The World Is Ready for Daniel Bryan
I have a theory that the top, iconic, wrestling characters reflect the society that births them. In the world of professional wrestling, how could this not be true?
Vince McMahon’s traveling circus version of the wrestling model provides a perpetual, massive, national (and sometimes international) focus group. People make a lot of noise about ratings, but nothing is more instructive than the genuine reactions of thousands of people in real time because those ratings are just numbers — they don’t capture the FEELING of the audience. The WWE owes its longevity to listening to those feelings, understanding them, and out-putting a product that reflects those feelings. You give the people what they want.
My theory is that individual audience members, from all generations, all share a common bond through the cultural architecture of their times. Consequently, iconic characters are successful because they somehow tap into that collective consciousness in a way that, not only thrills us, but holds a mirror for us to see who we are and what we desire.
You can learn a lot about history just by watching old professional wrestling shows…
In the 1980s we had Hulk Hogan, the quintessential Cold War superhero. He was a manifestation of the desire for strength through patriotism, belief in self, and loyalty to your own. Like Rocky Balboa fighting Drago, he was a reaction to the subtle current of uncertainty and fear running through American society. In the face of that fear, he represented the rationalization that we, as a people, were powerful, righteous and that nothing could overcome our dominance. He was “The Real American”.
In the late 1990s we had Stone Cold Steve Austin, an emotionally unstable, unpredictable, violent anti-hero who very much represented the same sense of discontent and anger felt by young adolescent males at the time. The late 90s, though it ushered in an era of economic prosperity, stability, and relative peace, left many white youth with an aimless yearning for something more than a steady nine to five job. These sentiments were captured perfectly by Tyler Durden in Fight Club: “We’re the middle children of history, man. No purpose or place. We have no Great War. No Great Depression. Our great war is a spiritual war. Our great depression is our lives”. From the deluge of cultural malaise came “The Rattlesnake”. He wasn’t here to beat the communists. He wasn’t here to teach your kids to take their vitamins. He was here to bring down the establishment. It didn’t matter why. It didn’t matter how. Stone Cold Steve Austin was here to unleash a can of whoop ass just because he could, just because he was angry. Every Monday Night RAW was catharsis. When Austin went crazy so did we and there was no greater release than watching someone tear down everything just to watch the world burn.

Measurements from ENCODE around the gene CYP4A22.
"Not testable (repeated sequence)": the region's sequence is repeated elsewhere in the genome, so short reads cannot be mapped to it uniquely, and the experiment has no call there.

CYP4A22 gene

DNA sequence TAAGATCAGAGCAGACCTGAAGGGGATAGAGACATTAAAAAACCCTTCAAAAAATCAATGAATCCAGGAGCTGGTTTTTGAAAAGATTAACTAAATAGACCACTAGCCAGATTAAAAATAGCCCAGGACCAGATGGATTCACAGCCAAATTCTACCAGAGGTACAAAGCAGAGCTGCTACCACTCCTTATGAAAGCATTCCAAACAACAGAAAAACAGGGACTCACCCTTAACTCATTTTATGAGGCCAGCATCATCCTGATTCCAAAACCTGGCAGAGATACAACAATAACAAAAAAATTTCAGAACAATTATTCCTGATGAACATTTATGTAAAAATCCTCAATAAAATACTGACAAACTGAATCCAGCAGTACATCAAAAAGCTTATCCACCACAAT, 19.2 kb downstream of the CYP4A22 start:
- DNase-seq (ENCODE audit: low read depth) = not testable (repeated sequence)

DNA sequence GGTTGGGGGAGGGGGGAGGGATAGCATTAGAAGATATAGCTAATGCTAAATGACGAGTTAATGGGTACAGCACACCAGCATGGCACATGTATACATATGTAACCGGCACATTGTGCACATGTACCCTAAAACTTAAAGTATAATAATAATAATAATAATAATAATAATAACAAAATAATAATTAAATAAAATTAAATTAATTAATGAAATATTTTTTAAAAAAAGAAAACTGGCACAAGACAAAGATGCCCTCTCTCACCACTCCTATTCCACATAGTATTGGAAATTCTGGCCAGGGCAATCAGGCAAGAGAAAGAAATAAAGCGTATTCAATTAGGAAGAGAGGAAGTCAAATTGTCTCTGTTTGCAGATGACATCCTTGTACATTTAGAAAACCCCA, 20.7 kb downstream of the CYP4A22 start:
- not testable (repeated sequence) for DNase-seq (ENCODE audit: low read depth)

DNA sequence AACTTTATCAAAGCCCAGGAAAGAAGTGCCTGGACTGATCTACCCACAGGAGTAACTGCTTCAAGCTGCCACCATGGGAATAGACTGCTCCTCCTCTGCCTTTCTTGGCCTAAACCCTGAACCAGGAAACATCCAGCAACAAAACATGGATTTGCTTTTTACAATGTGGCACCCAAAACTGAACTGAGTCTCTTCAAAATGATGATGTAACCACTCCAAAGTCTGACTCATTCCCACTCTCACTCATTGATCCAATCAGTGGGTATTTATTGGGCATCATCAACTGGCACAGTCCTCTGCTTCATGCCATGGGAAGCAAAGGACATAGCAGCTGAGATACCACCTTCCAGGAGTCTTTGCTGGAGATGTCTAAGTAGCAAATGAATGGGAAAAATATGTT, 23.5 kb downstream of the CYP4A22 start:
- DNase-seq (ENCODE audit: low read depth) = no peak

Finally, John Cena has embodied the attitudes of Post 9/11 America to a T. Like during the Cold War era, the threat of a foreign enemy (terrorism) rekindled the desire for indomitable strength, but not at the expense of our prosperity and leisure. John Cena doesn’t really fight for anything in particular. “Hustle, Loyalty, and Respect” are just buzzwords. Why are we hustling? To whom are we loyal? To what do we owe our respect? They are words that make us feel good, wholesome, but we’re not meant to put too much thought into the matter.
His strength is no longer aimed at defeating an enemy, but is supposed to be a comforting distraction from the unknown perils that lie outside the purview of our awareness. We don’t want to look into that abyss we merely glimpsed at on 9/11. We need someone to make us feel like it’s going to be all right. We may not fight our Post 9/11 wars personally, but we’ll go over-the-top with our show of respect to the less-than-one-percent who wear military uniforms in Iraq and Afghanistan. We offer our show of gratitude to the military establishment as prayers to the universe hoping that our reward will be never having to endure the horrors of war personally. John Cena is the yellow ribbon bumper sticker, the jets flying over The Superdome before the Superbowl. He is the business-as-usual champion; a nice guy; easily digestible like organic vegetable juice; the consummate company man; the dutiful consumer’s hero.